Instead, it sparked a storm of criticism against Duterte: for choosing a vaccine not yet approved by the country’s regulators.
Duterte’s rough view of Sinopharm’s traits highlights the regulatory bar that Chinese vaccines face in the absence of emergency approval by the World Health Organization (WHO), although the features have been approved for use in dozens of countries.
A WHO endorsement may finally boost confidence in Chinese vaccines, which have long faced concerns about efficacy rates and a lack of transparency regarding clinical trial data.
The features of Sinopharm and Sinovac are inactivated vaccines, which have a lower efficacy than mRNA vaccines produced by Pfizer-BioNTech and Moderna. And, unlike their Western counterparts, the two Chinese companies have not released full data from their latest clinical studies conducted around the world, which have received criticism from scientists and health experts.
According to Sinopharm and Sinovac, their vaccines obtained different efficacy results in trials conducted in different countries, but all exceeded the WHO 50% efficacy threshold for emergency approval.
Its approval could be timely for COVAX, the WHO-supported global initiative to ensure equitable access to Covid-19 vaccines. In recent weeks, it has faced a severe shortage of supplies from India, which halted the export of the AstraZeneca vaccine amid its Covid-19 crisis.
Because COVAX can only distribute WHO-approved vaccines, Chinese vaccines have not yet been included in its portfolio. Instead, you should rely on Pfizer-BioNTech, AstraZeneca, Covishield Serum Institute of India, Johnson & Johnson, Modern, which are in high demand.
Instead, China has been making its own vaccine donations through bilateral agreements with different countries, including the Philippines, an effort experts say is guided more by China’s strategic interests than by the needs of the most vulnerable countries.
Undoubtedly, WHO approval will increase Beijing’s vaccination diplomacy. But more importantly, it should help provide better protection against Covid-19 in countries with more needs.
- Volunteer teams respond to Covid SOS calls from sick and dying Indians to provide oxygen supplies, fans, hospital beds.
- China is not satisfied with Australia, but it cannot break its dependence on the country’s iron ore.
- Covid fears spread across Everest, as climbers risk infection to reach the top of the world.
- Meanwhile, in Hong Kong, jailed activist Joshua Wong was sentenced to ten months for his involvement in a unauthorized rally to commemorate the Tiananmen Square massacre last year.
China’s business: cinemas show old propaganda films. Will Hollywood lose?
Chinese moviegoers revolted last month after major ticketing sites across the country stopped quietly promoting screenings for the re-release of the three “Lord of the Rings” films. At the same time, the films were disappearing, the films of decades ago that promoted the party and that the regulators favored flooded the theaters ’theaters.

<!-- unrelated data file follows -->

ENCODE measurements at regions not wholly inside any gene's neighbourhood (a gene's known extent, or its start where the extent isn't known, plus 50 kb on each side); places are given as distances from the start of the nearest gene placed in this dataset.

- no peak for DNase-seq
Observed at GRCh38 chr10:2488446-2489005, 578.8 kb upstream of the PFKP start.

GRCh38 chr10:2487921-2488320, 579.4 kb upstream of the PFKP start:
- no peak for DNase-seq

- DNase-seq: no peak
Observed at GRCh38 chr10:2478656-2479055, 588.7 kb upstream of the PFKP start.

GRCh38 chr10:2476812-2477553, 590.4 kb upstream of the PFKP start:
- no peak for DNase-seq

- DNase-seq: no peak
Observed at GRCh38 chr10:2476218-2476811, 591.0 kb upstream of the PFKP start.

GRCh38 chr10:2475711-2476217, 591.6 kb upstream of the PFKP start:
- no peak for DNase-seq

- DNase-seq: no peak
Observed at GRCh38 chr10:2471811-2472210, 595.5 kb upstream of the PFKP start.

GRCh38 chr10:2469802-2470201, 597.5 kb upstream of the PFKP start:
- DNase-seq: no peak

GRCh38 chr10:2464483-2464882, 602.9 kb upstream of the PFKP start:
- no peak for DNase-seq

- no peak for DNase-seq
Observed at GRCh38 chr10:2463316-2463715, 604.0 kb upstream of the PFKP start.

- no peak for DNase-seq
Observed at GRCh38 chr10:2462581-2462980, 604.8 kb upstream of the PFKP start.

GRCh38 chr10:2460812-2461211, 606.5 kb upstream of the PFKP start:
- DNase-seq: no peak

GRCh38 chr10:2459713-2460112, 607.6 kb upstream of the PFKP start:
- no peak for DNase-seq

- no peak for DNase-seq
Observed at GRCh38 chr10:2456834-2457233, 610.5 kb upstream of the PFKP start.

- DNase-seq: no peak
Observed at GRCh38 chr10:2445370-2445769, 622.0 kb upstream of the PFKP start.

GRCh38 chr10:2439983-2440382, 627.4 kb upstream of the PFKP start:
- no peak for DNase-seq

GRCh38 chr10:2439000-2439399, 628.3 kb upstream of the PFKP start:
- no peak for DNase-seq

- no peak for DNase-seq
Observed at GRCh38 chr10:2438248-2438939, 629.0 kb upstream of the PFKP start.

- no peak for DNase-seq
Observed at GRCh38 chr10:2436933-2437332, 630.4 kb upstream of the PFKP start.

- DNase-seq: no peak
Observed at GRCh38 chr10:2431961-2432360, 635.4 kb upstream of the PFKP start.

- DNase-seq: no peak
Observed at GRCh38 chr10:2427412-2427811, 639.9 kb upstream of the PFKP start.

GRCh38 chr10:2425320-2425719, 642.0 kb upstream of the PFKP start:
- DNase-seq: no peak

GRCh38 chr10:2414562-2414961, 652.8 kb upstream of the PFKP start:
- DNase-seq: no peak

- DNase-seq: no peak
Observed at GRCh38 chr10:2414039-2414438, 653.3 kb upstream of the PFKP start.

The China Film Administration has ordered cinemas to screen at least two old films a week until the end of the year, in honor of the 100th anniversary of the founding of the Chinese Communist Party.
The China Film Administration has not released public statements calling for Hollywood films to be removed from theaters, but industry analysts and film enthusiasts were quick to blame regulators, who believed they were the obvious culprits. Many fans criticized the decision on social media and even pledged not to go to the movies.
And as the “Lord of the Rings” films finally return to theaters, analysts point out that the dust illustrates some of the major challenges Beijing faces in trying to instill party loyalty in young people and strengthen industries. such as film production.
– By Laura He
Cited and noted
“We have always understood the single system, the two-country agreement and we will continue to follow our policies there … One country, two systems, I should say.”
According to the report, global emissions reached 52 gigatonnes of CO2 equivalent in 2019, an increase of 11.4% in the last decade. Of this, China contributed 27% of total global emissions, more than double that of the US, the second highest emitter, with 11%. India ranks third, with 6.6% of global emissions, ahead of the European Union.
However, China still has a long way to go before it recovers the total amount of carbon that developed countries have spilled into the atmosphere. The report notes that “since 1750, members of the OECD bloc have emitted four times as much CO2 cumulatively as China.”
Image of the day
Welcome back: A couple hugs outside Beijing Railway Station on the last Labor Day holiday on May 5, 2021. China is back to work completely on Friday.
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